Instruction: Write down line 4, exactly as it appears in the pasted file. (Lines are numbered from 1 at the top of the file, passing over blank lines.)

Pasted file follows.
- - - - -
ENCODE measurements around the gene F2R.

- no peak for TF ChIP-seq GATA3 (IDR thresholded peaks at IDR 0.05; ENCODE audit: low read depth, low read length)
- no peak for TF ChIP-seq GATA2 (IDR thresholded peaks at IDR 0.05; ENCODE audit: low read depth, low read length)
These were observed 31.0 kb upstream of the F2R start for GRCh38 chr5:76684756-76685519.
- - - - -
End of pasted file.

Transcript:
These were observed 31.0 kb upstream of the F2R start for GRCh38 chr5:76684756-76685519.